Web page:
I have kept this bread simple as half of it was give away to some friends.



30% Toasted Sprouted Black Quinoa Sourdough


Dough flour (all freshly milled):

180g      60%       Whole white wheat flour

90g        30%       Toasted sprouted black quinoa flour

30g        10%       Sprouted white wheat flour


For leaven:

14g       4.67%       Starter

43g       14.3%       Bran sifted from dough flour

43g       14.3%       Water


For dough:

257g      85.7%       Dough flour excluding flour for leaven

257g      85.7%       Water

100g      33.3%       Leaven

5g          1.67%       Salt



307g       100%       Whole grain

307g       100%       Total hydration


Sift out the bran from dough flour, reserve 43 g for the leaven. Soak the rest, if any, in equal amount of water taken from dough ingredients.

Combine all leaven ingredients and let sit until doubled, around 4.5 hours (22°C).

Roughly combine all dough ingredients except for the salt and let it ferment for 20 minutes. Fold in the salt and ferment for 2 hour 25 minutes longer.

Preshape the dough and let it rest for 15 minutes. Shape the dough then put in into a banneton. Retard for 8 hours.

Preheat the oven at 250°C/482°F. Score and spritz the dough then bake straight from the fridge at 250°C/482°F with steam for 15 minutes then without steam for 25 minutes more or until the internal temperature reaches a minimum of 208°F. Let cool for at least 2 hours before slicing.



This loaf was under-proofed because it took longer than I expected to ferment. It was already 12 a.m. and I was not willing to stay up late. Therefore, the texture of the loaf suffers: the crumb is sticky and relatively close.  

The taste is pleasant though. Sprouted black quinoa never let me down and this time is no exception. This bread is very sweet and truly nutty (I don’t use it to describe every kind of whole grain like many do). It is not sour, which was probably because of the cooler temperature. 




Beef Rendang and mixed vegetables with sweet & tangy peanut sauce 


Soba noodles salad with homemade fishcakes…But where’re the noodles? :)


Black pepper spiced pork and peppers tacos with Gorgonzola


Gorgonzola and scallions white wheat pancakes. Don’t judge. They’re good.


Mexican homemade chorizo omelette with smoky roasted green peppers sauce and refried beans


dmsnyder's picture

I continue to work with multi-grain sourdough breads using home-milled flours. Today, I baked two loaves. Both used the same dough, a mix of Central Milling ABC flour, whole Sirvinta wheat, Spelt and Rye. The Sirvinta whole wheat is the thirstiest I have ever encountered. For today's bake, I boosted the dough hydration to 85% with good results.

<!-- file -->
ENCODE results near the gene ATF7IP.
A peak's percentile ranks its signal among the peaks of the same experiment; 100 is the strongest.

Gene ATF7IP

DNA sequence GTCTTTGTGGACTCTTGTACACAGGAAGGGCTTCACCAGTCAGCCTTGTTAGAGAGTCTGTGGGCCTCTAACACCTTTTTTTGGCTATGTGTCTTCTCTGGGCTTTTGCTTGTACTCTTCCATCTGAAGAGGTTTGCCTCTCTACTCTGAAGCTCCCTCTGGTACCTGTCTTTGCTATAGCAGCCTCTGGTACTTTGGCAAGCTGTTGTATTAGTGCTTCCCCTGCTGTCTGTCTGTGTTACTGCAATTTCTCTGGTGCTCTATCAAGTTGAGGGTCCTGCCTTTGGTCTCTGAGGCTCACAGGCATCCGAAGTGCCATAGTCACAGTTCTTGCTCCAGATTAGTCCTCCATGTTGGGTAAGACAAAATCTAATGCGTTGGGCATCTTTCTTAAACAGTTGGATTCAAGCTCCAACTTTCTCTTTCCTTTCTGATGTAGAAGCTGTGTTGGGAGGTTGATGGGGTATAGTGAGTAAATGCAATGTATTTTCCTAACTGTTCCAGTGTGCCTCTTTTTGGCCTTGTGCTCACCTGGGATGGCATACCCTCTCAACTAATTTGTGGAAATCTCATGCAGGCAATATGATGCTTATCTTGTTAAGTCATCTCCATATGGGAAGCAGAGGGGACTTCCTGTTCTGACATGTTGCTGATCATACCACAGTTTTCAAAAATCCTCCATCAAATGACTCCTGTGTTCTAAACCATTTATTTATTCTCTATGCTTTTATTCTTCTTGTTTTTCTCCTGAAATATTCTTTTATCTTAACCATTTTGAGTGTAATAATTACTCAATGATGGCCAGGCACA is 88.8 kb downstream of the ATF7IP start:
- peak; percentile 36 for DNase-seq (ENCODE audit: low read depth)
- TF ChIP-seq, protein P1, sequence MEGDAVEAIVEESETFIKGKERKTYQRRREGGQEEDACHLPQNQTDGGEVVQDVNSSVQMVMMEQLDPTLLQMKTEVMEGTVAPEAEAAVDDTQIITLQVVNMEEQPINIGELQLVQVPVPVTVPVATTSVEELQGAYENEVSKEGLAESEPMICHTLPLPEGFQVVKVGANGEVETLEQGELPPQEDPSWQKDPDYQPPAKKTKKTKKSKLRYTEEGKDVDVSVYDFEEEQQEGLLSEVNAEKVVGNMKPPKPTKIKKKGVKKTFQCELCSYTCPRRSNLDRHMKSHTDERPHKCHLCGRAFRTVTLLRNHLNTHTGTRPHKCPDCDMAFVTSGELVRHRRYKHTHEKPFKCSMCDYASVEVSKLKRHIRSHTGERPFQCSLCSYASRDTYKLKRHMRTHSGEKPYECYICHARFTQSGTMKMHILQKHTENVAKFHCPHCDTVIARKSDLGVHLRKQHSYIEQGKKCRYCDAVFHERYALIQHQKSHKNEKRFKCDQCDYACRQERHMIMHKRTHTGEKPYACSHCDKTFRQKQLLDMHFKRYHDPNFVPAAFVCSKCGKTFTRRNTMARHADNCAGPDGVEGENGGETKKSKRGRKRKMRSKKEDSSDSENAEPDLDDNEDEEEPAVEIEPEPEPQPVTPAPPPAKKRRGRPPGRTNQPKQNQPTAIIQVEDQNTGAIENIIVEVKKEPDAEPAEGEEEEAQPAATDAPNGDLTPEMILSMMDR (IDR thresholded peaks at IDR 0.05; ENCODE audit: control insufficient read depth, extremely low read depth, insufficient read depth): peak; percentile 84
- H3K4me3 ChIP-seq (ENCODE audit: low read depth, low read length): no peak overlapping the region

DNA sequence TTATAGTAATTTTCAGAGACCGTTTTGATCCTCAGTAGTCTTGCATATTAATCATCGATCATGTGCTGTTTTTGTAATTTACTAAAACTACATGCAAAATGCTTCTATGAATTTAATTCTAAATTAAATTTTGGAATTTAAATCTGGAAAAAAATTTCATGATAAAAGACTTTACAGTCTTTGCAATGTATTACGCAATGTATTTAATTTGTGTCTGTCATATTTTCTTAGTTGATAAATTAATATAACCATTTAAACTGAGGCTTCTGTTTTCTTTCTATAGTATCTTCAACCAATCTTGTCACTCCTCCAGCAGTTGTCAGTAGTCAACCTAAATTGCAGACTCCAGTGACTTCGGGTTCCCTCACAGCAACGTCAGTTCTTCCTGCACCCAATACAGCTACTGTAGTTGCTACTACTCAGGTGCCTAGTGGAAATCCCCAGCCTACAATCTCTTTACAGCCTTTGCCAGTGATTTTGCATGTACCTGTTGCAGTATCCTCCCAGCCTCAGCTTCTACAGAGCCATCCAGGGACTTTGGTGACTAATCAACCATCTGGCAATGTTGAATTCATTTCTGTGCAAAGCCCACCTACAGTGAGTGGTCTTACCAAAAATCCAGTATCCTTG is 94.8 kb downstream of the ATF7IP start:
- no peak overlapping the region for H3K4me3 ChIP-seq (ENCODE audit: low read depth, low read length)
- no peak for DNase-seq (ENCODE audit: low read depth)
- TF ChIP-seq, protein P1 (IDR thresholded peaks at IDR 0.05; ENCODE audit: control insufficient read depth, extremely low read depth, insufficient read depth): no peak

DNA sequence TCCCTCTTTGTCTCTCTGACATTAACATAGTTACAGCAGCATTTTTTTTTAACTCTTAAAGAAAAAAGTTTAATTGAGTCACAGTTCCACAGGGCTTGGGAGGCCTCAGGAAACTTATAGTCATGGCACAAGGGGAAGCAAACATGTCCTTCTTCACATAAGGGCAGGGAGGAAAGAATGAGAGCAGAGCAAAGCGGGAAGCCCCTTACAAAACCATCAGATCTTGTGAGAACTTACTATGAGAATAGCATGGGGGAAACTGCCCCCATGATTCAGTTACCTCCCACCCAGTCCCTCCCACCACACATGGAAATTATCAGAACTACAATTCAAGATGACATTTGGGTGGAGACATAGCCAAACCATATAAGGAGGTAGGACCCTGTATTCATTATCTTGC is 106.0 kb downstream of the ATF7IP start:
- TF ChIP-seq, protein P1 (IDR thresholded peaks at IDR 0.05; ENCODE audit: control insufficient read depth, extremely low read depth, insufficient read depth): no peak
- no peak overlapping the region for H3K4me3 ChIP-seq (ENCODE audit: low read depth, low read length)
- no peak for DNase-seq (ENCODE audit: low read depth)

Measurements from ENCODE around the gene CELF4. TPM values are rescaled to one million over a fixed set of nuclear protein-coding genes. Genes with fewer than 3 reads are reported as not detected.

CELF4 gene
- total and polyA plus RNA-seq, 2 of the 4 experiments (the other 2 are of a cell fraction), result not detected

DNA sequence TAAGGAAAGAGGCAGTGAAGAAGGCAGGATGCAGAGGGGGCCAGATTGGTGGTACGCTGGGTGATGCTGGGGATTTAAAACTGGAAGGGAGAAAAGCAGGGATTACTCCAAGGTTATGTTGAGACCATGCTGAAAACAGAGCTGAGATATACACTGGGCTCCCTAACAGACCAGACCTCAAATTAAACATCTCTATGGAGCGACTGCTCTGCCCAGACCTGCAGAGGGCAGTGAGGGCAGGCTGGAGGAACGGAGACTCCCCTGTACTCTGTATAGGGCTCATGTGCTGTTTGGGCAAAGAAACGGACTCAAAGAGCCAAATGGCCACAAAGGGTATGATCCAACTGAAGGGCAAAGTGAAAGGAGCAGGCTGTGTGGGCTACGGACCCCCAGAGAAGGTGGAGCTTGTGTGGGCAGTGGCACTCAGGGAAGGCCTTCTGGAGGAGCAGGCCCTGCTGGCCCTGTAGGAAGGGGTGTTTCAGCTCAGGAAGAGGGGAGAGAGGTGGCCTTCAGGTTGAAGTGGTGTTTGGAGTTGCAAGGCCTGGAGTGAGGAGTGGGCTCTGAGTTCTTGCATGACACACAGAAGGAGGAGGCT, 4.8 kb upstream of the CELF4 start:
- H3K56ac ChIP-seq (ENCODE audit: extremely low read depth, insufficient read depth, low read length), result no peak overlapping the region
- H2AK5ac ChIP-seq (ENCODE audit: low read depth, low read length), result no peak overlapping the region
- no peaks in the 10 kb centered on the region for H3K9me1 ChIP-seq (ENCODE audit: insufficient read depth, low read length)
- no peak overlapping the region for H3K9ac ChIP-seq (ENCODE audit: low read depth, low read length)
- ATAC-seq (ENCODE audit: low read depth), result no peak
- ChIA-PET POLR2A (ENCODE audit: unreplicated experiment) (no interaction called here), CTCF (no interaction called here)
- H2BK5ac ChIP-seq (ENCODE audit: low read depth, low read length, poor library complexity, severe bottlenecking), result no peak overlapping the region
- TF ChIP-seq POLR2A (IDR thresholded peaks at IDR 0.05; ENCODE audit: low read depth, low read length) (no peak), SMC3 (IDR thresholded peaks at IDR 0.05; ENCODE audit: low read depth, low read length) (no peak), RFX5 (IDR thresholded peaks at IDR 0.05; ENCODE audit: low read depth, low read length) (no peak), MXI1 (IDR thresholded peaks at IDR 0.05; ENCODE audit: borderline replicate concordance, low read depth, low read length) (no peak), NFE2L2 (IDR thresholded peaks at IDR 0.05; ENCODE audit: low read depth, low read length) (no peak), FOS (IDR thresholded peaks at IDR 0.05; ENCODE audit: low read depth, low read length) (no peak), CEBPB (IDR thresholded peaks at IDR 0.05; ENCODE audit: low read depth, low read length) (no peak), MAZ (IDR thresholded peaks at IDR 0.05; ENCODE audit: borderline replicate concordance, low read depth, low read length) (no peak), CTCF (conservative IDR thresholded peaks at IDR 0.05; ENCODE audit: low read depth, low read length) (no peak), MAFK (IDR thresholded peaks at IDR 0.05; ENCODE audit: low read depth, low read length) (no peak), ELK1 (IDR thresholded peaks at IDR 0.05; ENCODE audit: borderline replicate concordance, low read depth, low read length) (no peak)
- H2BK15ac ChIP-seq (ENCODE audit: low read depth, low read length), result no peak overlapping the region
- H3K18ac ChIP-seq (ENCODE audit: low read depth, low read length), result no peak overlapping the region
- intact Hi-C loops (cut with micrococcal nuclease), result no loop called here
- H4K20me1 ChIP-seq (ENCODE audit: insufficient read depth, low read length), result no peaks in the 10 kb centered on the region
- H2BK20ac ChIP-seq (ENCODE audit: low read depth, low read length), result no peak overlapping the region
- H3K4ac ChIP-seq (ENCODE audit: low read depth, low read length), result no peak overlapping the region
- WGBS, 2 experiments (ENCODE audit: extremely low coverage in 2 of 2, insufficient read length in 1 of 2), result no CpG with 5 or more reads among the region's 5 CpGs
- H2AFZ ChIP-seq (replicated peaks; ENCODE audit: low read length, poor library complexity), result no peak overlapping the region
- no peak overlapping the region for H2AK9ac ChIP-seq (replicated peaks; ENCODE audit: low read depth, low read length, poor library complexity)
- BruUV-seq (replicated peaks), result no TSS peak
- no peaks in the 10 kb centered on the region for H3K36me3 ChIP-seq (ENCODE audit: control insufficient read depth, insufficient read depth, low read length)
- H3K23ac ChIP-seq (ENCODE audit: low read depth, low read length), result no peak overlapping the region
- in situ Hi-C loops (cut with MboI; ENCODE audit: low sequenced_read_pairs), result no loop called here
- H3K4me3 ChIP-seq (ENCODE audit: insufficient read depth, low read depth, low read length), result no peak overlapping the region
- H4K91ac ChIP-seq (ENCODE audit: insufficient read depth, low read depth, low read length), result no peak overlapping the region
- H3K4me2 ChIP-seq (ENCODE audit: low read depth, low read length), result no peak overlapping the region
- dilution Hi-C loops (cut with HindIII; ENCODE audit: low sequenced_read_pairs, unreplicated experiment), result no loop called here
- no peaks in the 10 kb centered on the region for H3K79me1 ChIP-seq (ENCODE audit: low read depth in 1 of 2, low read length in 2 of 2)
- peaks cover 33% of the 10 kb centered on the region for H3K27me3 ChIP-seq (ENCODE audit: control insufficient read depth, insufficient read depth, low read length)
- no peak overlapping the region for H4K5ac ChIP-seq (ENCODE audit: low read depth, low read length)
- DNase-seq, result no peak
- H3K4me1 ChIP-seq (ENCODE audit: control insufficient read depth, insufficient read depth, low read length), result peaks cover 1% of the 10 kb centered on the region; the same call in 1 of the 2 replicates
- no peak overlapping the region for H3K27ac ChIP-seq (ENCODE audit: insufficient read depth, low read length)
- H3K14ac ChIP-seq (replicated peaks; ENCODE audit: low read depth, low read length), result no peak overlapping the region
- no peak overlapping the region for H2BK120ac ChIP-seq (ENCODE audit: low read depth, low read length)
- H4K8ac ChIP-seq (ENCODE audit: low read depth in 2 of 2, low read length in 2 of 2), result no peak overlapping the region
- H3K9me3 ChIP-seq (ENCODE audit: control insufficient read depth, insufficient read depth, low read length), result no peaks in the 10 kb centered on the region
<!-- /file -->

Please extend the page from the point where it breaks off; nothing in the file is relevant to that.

I mixed the doughs for each loaf separately and folded in 20% each dried cranberries and lightly toasted pecans in one of the doughs.

Photo Gallery

I'll confess: The Cranberry-Pecan loaf was first out of the oven, and I couldn't wait for it to cool completely before having a few slices for lunch with some delicious Emmental cheese. The crust was crunchy and the crumb was very moist and tender. The cranberries mostly contributed sweetness and chewy texture. They have less presence than the sour cherries and dried figs I have baked with before. All in all, a nice combination of flavors and textures.

The "regular" loaf had a lovely crackly crust and a more open crumb than achieved with lower hydration doughs. Just about perfect, to my taste.

You may note that I most often shape these breads as boules and bake in cast iron Dutch ovens. These loaves were shaped as bâtards and baked on a pizza stone with steam. When baking on a stone, I bake at a slightly lower temperature (465ºF versus 475ºF).

Happy baking!


albacore's picture

Recently, my loaves have not been fully up to scratch – a bit spready on the peel, poor loft and poor ears.

My starter seemed to be performing OK, but sometimes with starters, who knows? I’m not the sort of baker who would cherish a 100 year old starter, so time to try a new one!

I made my last starter just under a year ago following Gerard Rubaud’s method as detailed in MC’s Farine blog. It requires a freshly milled organic blend of 60% wheat, 30% spelt and 10% rye at each daily stage – and a proofing box to maintain a constant 27C. The starter was good, so I've used the same method again.

Starter creation went something like this:

  • ·         Day 0 pm: 86g 3 grain blend + 86g organic BF + 103g warm water. Hand mix to a ball and sprinkle on 0.4g malt flour and 0.9g salt. Knead these in and sit the ball on a bed of coarse 3 grain blend in a plastic pot. Sprinkle more coarse flour on top to cover. Put lid on pot and store at 27C.

  • ·         Day 1 pm: the dough was well risen with a sweet taste and a dirty smell. I brushed off the coarse flour and took 80g of the crusty part and mixed with 80g BF, 80g 3 grain blend, 108g warm water, 0.8g malt and 0.4g salt. Knead to a ball and put in the cleaned plastic tub, covered. Store at 27c again.

  • ·         Day 2 pm: again well risen, but with a sickly sweet smell. 66g starter + 83g BF + 50g 3 grain blend + 83g warm water + 0.35g salt. Store as previous.

  • ·         Day 3 pm: well risen, with smell much reduced. 44g starter + 58g BF + 25g 3 grain blend + 46g water + 0.2g salt.

  • ·         Day 4 pm: well risen, off smells gone. Starter considered fit for use and proceeded to make levain – my normal feeds at e5, e11 and m8

  • ·         Day 5 am: last levain feed and dough made 2 hours later. 20% 3 grain blend, 75% hydration and 16% stiff levain. Shaped loaves overnight retarded.

  • ·         Day 6 am: loaves baked - quite pleased with the result!

Here's the starter at Day 1, prior to scraping off the loose coarse flour:

Day 4 levain just mixed prior to referment:

Day 5 levain prior to use:

Baked loaf:

And the crumb: